My son has been working from home (my home, not his!) for the first year of his professional life. His on-site physical presence is required only once or twice a month, so at first, we saw quite a lot of him. Recently, however, bored and a bit lonely, he has started voluntarily going in to work twice a week, getting up at 5 a.m., travelling two hours (assuming no strike) and spending his meagre salary on South Western Railway’s peak fares. Meanwhile, his boomer mom works happily at the dining room table, enjoying the solitude and missing nothing at all about the London commute or the (whisper it softly!) mandatory team-building events.
The battle over ‘return to work’
Although working from home was already on the uptick, today, five times as many people are working from home than pre-Covid. Like my son, many of these miss the human contact of the workplace; others are less bothered. Research shows that people’s preferences about where they work vary considerably, depending on their age, family circumstances, living conditions, and probably, their personality. What is clear is that most people want to be able to choose when and where they work and prefer a hybrid model that gives them that freedom. But many employers are unconvinced.
Last week, Zoom joined the ranks of US employers Google, Disney and Amazon in ordering their staff back to work full-time – ironic, given the role Zoom played in keeping our pandemic noses to the remote grindstone. But workers are not giving in without a fight. In Australia, unions recently won the right for thousands of federal workers to work unlimited days at home. Federal workers in Canada recently lost a similar case. So, the battle over return to work is most definitely not over.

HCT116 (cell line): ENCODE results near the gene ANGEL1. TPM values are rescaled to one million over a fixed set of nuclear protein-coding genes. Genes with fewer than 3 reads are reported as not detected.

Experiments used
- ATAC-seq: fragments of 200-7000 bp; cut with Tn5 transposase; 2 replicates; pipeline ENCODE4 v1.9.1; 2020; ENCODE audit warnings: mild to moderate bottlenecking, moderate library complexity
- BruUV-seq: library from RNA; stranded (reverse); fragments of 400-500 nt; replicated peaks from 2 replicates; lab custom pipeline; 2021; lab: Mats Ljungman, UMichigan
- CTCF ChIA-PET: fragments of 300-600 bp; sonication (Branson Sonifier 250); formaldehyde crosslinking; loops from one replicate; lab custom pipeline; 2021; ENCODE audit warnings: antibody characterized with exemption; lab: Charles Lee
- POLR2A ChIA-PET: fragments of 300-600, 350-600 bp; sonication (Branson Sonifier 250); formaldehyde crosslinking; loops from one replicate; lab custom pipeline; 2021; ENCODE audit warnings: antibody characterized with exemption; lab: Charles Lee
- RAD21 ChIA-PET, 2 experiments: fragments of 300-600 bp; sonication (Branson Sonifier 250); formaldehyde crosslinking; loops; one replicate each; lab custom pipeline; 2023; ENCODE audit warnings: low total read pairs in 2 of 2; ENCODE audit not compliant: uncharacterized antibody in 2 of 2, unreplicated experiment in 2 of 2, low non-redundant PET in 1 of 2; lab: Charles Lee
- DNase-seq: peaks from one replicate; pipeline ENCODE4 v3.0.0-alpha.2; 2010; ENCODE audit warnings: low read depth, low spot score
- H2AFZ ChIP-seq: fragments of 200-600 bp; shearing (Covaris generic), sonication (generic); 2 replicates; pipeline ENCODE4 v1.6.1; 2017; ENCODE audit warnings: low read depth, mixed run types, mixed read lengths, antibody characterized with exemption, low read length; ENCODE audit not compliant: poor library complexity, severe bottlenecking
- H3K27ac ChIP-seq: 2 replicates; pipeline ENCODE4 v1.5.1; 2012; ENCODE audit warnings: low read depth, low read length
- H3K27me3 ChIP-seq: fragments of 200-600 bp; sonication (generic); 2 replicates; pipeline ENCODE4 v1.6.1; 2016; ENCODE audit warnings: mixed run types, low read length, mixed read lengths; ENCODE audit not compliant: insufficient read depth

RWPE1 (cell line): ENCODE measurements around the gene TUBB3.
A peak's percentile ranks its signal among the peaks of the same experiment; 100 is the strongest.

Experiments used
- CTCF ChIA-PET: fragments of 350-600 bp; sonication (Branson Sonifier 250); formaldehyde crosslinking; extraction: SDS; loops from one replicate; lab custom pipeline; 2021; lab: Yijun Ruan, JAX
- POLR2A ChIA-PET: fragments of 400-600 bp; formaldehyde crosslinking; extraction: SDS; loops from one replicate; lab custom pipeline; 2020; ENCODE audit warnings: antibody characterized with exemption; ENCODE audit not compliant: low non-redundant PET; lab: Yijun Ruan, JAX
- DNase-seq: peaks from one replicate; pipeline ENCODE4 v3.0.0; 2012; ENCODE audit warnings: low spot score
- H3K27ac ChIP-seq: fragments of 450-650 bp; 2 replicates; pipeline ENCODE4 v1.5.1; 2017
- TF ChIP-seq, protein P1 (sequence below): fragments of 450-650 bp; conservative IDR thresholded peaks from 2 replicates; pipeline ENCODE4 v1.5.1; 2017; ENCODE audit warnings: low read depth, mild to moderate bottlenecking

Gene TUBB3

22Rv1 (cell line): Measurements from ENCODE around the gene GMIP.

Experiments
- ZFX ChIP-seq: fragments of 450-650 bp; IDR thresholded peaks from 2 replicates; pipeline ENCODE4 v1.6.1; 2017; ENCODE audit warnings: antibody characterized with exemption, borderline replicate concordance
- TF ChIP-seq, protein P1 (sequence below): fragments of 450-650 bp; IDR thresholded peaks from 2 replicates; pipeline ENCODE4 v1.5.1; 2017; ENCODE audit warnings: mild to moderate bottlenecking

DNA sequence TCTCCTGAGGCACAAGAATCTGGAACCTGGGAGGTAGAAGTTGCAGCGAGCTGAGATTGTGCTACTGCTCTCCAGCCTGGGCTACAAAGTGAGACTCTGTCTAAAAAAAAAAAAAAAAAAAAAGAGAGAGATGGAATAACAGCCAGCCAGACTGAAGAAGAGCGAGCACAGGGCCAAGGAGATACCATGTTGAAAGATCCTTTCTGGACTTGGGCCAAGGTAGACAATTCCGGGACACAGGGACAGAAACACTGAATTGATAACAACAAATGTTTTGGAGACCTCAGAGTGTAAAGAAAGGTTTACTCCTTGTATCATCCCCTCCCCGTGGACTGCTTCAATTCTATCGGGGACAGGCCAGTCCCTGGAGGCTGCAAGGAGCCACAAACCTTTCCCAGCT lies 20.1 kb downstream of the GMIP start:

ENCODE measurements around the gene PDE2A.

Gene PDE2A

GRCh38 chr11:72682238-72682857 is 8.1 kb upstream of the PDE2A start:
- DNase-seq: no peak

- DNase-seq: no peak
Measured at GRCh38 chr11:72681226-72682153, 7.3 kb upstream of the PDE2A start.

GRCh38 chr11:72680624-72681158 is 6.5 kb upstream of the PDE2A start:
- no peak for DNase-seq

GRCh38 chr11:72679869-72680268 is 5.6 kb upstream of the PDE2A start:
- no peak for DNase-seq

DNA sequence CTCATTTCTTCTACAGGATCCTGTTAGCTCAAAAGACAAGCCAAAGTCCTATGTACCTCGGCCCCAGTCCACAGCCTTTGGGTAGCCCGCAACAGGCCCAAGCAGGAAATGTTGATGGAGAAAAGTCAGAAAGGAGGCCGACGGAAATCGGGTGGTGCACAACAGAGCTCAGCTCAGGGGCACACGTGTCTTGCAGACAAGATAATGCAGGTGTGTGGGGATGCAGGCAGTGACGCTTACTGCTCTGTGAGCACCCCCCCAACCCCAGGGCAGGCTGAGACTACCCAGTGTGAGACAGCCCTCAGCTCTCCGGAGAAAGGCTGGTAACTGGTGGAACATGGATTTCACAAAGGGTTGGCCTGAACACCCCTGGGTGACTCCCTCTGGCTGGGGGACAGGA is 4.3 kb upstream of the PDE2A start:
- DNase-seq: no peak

What does the research say?
So, does the newly aggressive stance of some employers on returning to work actually make sense from a business perspective? A recent study suggests not. While the researchers found that a fully remote workplace is, on average, 10% less productive than a fully in-person one, it also points out that companies who allow remote working can achieve compensatory savings on reduced office space and the ability to source cheaper global labour.
When it comes to hybrid working, the ‘hard ass’ approach makes even less sense. The study found that hybrid working has between zero impact and a slightly positive impact on worker productivity by comparison with a fully in-person working. So, you have to ask yourself - if your people really want to work some of the time from home, why hack them off for no discernible gain – and potentially a loss – in productivity?
Working from home and insider risk
But productivity is only one part of the equation. One of the less talked about downsides of WFH and hybrid working is its implications for an organisation’s insider risk. On the one hand, having a happy workforce with the flexibility to spend more time with their families and work to their own timetables should significantly increase employee satisfaction – and thus reduce insider risk. But on the other hand, some aspects of working from home make it much harder for the employer to manage insider risk.
Some of the challenges are technical – people working on unsecured Wi-Fi networks, using shadow IT workarounds, downloading sensitive information onto unsecured devices, or making basic IT security errors because there is no one there to ask for advice. However, these issues can become manageable with a properly resourced IT security team and a commitment to good staff training.